It was in this summer that i got to know the story of how he got started. The stepping stone to all his success. On one Sunday evening, his day off from his saree store, he had a visitor. I was playing outside and could hear the commotion and chaos that this uninvited guest had caused. The best cutlery was brought out, the maid was hurried to stealthily run from the back entrance to the store nearby to bring sweets and snacks, a phenomenon I had noticed on several occasions when unexpected guests arrived. My grandmother was flustered and running a list of things she could prepare in time so as to not disappoint this guest. Must be someone special I thought. When I was called in to meet the guest I immediately recognized him. He was someone I had met with my grandfather just a week ago at his office. He was the manager of one of the local banks. I had seen this happen before. On a typical day, one of my grandfather’s employee would go deposit the previous day’s sales in the bank. But once every week or two, my grandfather would go to the bank himself, stand in line and deposit the cash. I accompanied him on several such occasions. I couldn’t understand why we had to walk to the bank and stand in line when someone else could do this job. Before returning, we would always stop by the manager’s office, sit down and chat over chai and biscuits. Over time I realized that the trips to the bank were less about bank duties, but rather an occasion to talk to the manager. And This would happen again at a different bank with a different manager. We would finish up at one bank and go to the next. More chai. More conversation. This was networking and relationship building at its finest. This man could have written a book on it, and it would be more valuable than any textbook the school had me reading. On the way back home that evening I asked him why we did this every other week. We weren’t there to ask for money, the manager wasn’t known or special in any sense. His answer stunned me. Many many years ago when he was starting out with nothing, it was a bank manager just like the ones we met that gave him a break he needed and made all his success possible.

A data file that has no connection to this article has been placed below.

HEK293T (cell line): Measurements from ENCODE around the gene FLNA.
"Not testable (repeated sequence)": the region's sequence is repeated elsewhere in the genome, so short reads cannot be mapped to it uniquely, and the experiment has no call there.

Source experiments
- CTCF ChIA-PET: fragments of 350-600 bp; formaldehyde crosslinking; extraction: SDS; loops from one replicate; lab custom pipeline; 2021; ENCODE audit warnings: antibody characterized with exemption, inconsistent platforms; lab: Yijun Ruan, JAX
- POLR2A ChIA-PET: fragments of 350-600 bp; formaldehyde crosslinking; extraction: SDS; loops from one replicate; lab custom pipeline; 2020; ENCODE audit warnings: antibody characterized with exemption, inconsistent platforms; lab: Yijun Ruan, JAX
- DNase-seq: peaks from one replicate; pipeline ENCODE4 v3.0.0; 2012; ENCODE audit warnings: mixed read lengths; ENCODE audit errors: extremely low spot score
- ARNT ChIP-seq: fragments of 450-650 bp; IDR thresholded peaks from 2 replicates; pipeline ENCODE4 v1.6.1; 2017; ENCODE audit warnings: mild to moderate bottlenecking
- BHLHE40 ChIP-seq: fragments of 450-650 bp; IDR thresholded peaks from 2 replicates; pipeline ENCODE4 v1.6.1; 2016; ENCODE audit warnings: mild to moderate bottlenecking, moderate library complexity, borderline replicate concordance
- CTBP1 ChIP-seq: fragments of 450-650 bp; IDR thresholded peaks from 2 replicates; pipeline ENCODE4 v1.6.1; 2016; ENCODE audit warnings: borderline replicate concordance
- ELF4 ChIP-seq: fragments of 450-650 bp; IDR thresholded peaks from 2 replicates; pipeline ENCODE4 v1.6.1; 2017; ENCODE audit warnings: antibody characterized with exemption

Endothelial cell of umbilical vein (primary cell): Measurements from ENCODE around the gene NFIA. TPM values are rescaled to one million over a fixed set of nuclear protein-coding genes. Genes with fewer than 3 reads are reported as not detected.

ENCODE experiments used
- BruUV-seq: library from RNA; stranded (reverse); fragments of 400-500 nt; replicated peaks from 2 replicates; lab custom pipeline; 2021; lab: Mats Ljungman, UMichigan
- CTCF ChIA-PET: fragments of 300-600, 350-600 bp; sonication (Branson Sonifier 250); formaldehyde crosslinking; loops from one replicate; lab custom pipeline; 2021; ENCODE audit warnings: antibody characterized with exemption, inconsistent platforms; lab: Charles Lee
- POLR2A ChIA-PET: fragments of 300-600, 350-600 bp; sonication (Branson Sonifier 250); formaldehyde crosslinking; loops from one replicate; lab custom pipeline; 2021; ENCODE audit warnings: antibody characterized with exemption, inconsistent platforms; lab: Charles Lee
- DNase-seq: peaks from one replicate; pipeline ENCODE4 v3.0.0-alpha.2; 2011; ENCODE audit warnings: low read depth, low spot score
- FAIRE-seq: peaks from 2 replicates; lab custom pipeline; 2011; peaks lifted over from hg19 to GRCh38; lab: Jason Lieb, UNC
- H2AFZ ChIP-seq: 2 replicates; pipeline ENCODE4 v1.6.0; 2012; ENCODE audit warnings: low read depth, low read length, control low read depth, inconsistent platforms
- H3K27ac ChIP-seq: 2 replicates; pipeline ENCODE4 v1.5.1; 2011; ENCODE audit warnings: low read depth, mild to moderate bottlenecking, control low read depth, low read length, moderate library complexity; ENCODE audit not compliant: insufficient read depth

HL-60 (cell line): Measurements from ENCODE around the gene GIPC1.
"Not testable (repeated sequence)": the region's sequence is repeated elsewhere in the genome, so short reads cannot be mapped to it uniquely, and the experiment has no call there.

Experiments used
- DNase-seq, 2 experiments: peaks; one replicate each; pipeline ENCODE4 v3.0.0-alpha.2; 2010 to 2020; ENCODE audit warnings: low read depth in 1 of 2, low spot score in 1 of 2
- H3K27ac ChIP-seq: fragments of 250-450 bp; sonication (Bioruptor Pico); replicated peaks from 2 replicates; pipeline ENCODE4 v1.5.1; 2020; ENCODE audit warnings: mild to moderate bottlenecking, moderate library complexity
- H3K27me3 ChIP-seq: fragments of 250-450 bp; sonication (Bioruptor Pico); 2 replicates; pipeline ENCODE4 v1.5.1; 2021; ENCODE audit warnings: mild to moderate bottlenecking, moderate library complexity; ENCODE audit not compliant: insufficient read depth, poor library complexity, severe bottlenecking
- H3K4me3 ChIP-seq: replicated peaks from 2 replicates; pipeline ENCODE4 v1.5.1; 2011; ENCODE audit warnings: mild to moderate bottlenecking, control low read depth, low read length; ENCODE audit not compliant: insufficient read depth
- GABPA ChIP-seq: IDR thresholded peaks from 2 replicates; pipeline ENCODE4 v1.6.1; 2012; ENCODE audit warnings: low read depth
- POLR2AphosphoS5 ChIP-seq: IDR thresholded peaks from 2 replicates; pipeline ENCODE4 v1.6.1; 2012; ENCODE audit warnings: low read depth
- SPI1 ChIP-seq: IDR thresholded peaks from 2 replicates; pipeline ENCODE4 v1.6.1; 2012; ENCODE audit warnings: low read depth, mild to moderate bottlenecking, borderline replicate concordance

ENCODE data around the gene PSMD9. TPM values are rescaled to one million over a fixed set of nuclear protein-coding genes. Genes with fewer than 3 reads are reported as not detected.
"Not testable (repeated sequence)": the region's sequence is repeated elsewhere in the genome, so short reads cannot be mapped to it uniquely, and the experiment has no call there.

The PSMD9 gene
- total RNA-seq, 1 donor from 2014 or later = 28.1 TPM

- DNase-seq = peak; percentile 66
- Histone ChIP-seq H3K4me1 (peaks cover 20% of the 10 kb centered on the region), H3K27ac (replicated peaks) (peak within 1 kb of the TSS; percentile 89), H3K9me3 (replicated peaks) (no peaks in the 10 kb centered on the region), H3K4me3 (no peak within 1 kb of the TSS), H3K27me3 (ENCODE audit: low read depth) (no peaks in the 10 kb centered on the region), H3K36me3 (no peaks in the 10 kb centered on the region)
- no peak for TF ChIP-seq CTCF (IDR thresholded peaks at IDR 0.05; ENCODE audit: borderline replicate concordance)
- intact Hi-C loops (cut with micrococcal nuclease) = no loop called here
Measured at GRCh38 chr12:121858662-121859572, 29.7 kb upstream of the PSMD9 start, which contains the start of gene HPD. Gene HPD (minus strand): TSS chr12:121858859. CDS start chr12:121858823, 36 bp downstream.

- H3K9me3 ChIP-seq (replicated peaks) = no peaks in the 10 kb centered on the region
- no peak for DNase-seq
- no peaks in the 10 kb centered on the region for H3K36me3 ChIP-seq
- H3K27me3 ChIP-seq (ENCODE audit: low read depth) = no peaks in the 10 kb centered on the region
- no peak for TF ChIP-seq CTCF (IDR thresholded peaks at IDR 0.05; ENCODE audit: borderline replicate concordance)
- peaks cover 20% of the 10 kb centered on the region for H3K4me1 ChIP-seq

Unlike me, my grandfather did not have the luxury of being chaperoned around. Instead, he had to leave home at far too early an age to try and make it on his own. There was no one to ask for help, to rely on or to go to if things went south. But it didn’t scare him. He worked his way through odd jobs before ending up in a tailoring shop. That’s where his love for textiles began. He knew right then and there that one day he would own a successful clothing store. His determination relentless, his ambition interminable and his passion infectious, he set out. With some support from his family and friends, he knew he needed a bank loan if he was to make his dream a reality, but it wasn’t going to be easy. How was he going to convince a bank to lend him money? He had no assets and no real guarantee that he could pay the money back, so why in god’s name would they agree? If it were today he would have been laughed out of the building. The bank’s algorithm would look through his application and reject him in a millisecond. Back then though, a human was in charge. A human with feelings and emotions and the capability to look at this young, ambitious man in front of him and judge his character. Even though all evidence pointed to the contrary and the papers said no, the manager could not ignore that young man’s burning desire to succeed. His grit and his ambition would take him further than anyone else with better circumstances. And against better judgment, the manager granted the loan. The young man went on to become not only one of the most successful businessmen in that town, but he helped and transformed the lives countless people and was one of the most prominent figures in his generation. And all because someone recognized his grit.